The greatest luxuries in modern life are silence, time and real food. A dinner party is the ultimate chic event. While a host cannot provide an extra helping of hours in the day, they can provide the freshest sustenance and time well spent in their company. When hosting a dinner party, guests will expect you to be at the top of your game with planning and preparation. Every single detail must be considered and fit in with the themes of the evening’s affair. You may serve traditional dishes or ones that have a fusion bent, but presentation is key. Read on to learn how to host a gourmet dinner party that will be the event of the season. Want to complement your dinner party with stunning views of land or sea? Start your journey by visiting the Distinctive Collection by Better Homes and Gardens® Real Estate.
Pick a familiar theme
Party planning must always start with creating a theme. A dinner event centers on food and must be carefully considered. Start with country or regional specialties. Italian is always a top choice, as are French or Spanish food. Guests generally would prefer to eat what they know. If planning on offering unexpected pairings, such as an apple and jalapeno chutney, it might be best to present them as side dishes to avoid leaving guests with the impression that they have nothing to eat. Themes can center on times of the year. A Mardi Gras celebration, fetes to honor equinoxes, or a Valentine’s Day love letter to food will allow guests to know which gifts to bring and a general sense of the foods they will be eating. Even better is to…
Allow the seasons to lead the way
Nature was designed to give the spotlight to certain fruits and vegetables during certain times of the year. Truffles and fresh olive oil are the stars of November while artichokes have to wait until March for their day in the sun. Dinner parties should be a rite of passion dedicated to in-season delicacies. Commit to using locally grown foods that will demonstrate your eco-consciousness and give your feast the opportunity to be remembered for how fresh everything was.
How you decorate your table sets the tone for the courses to come. Lay down your finest tablecloth and bring out real plates, glasses and silver. Guests should see you are giving them a genuine encounter to expand their joy of living. Centerpieces should also be of the season. Rather than using seasonal blooms, arrange herbs such as oregano, thyme, rosemary and lavender in a pleasing display. Take care not to use scented candles that detract from the meal. Votive candles create a welcoming atmosphere, as do taper candles. Light the way to your meal with lanterns placed on the porch, in the foyer or on garden paths to instill a sense of culinary adventure.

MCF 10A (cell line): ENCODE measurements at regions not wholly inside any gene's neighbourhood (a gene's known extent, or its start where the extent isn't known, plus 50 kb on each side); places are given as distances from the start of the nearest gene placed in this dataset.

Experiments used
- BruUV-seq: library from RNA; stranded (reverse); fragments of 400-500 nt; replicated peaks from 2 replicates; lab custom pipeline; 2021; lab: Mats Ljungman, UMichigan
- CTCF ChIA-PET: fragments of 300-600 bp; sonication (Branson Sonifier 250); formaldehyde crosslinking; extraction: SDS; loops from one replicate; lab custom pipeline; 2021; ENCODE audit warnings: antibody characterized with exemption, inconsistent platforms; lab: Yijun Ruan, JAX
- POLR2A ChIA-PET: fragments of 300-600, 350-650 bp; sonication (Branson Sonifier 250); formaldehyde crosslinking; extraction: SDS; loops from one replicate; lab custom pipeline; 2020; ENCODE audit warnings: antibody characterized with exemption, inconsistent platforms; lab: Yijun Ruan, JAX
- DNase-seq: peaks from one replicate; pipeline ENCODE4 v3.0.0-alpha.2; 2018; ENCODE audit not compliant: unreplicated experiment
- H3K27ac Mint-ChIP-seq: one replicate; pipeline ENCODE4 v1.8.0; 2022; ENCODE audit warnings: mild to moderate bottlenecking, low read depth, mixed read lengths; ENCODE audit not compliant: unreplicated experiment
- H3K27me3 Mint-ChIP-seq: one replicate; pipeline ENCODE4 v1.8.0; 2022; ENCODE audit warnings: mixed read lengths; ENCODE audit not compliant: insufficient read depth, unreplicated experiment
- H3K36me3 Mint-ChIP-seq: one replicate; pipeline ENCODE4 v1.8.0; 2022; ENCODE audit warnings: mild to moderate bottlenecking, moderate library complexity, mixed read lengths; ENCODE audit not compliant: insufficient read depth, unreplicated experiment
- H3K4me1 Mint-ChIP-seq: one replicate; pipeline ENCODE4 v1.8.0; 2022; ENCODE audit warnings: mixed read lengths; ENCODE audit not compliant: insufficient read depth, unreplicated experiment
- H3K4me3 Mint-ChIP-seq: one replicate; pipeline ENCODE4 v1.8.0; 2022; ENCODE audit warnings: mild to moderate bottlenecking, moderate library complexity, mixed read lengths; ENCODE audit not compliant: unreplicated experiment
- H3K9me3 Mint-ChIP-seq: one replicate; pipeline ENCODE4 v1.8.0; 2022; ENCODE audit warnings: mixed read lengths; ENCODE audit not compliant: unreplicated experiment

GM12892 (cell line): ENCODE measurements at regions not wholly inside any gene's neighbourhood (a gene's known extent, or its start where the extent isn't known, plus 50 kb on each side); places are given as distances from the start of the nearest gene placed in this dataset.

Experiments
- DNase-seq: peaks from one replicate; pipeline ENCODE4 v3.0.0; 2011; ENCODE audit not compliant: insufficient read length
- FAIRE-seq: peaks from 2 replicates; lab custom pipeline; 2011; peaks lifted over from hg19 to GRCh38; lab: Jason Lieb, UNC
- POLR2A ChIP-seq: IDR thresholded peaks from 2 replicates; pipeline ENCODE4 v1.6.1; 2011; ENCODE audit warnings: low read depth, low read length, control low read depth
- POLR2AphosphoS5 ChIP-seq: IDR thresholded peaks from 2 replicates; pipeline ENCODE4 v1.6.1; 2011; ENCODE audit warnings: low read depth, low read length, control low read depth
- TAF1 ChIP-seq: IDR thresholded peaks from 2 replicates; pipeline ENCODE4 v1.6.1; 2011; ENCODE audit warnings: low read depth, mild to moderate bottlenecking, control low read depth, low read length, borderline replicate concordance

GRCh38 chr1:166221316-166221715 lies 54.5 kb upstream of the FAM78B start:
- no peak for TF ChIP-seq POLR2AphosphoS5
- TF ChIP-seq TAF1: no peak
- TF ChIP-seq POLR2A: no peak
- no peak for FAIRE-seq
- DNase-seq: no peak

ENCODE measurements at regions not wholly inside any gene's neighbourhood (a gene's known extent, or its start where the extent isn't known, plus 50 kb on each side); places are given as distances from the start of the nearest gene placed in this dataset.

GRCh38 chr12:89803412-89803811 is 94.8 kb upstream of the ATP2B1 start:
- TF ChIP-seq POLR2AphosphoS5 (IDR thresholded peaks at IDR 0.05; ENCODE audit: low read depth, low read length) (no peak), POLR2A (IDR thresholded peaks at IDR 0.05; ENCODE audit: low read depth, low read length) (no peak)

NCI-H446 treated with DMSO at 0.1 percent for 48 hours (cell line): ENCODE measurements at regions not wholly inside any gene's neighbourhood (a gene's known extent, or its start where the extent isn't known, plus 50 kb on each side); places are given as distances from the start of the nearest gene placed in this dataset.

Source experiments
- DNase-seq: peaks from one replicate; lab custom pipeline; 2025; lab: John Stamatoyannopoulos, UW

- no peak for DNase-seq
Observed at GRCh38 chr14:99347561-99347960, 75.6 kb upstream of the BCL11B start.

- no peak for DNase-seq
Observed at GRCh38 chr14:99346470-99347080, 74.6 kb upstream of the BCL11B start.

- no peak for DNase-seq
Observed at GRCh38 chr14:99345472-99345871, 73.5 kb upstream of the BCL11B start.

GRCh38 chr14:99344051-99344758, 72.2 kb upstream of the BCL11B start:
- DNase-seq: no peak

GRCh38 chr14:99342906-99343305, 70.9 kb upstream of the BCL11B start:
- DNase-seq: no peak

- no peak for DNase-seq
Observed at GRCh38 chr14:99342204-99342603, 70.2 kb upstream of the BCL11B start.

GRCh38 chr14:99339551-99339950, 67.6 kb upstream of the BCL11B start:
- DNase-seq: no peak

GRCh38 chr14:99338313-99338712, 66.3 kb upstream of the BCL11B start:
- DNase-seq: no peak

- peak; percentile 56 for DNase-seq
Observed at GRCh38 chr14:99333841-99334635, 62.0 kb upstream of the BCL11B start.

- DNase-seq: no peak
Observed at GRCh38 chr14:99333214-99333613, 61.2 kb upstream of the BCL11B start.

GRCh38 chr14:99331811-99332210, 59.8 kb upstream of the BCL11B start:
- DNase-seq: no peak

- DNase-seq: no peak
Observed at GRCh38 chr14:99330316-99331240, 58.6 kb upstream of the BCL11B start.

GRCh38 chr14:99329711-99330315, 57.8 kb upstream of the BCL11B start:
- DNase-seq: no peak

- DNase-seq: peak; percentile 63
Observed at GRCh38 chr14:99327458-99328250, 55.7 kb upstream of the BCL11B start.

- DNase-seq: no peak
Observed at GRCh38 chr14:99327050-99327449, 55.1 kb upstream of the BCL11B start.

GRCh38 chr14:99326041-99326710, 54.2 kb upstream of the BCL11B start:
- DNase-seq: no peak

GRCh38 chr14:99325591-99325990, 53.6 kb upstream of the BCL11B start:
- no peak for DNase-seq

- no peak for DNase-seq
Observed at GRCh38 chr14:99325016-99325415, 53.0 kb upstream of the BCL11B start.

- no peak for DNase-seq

Do not pass to your left
Each course should be distinct. Traditional French feasts have nine courses: cold hors d’oeuvre, soup, fish or seafood, the entrée, cold dish or salad, cheese, dessert, fruit, and coffee. Some hosts forego formality by only serving an appetizer, the entrée and dessert. The number, of course, is up to you. Guests should not fill up on the appetizer to leave the entrée on their cooling plates. Instead, serve each course by itself. Guests should have their plates served by someone who is aware that the flavors of the varying courses are not to be mixed. Separate dishes to honor the refined palates of your guests. There should be no passing of plates to ensure that the aromas are not blending and hiding the beauty of your carefully prepared meal.
Have a symposium
Conversation is second only to the food at a dinner party. Encourage guests to turn off their phones, or collect them in a basket to ensure everyone is fully present. Once everyone is done eating, introduce a topic of general interest. Given the leanings and personalities of your guests some topics, such as politics and religion, should be avoided. Ask guests to share their opinion, honoring those that are abstaining, and create a discussion where your attendees feel that their opinion is being honored.
Guests who were thoughtful enough to bring a gift should be recognized with a handwritten thank you card. The general rule is that cards should be postmarked no more than three days after receiving the gesture. Make sure to specify why their gift was so fitting for the occasion and your future uses for it. Of course, if the gift consisted of edibles, show your gratitude by expressing how much you enjoyed each bite. In return, guests will take on even more favorable feelings toward your party and RSVP gladly for future ones.
Share the joy of being alive with a gourmet dinner party that will leave a pleasant taste for years afterward. Want to complement your dinner party with stunning views of land or sea? Start your journey by visiting the Distinctive Collection by Better Homes and Gardens® Real Estate.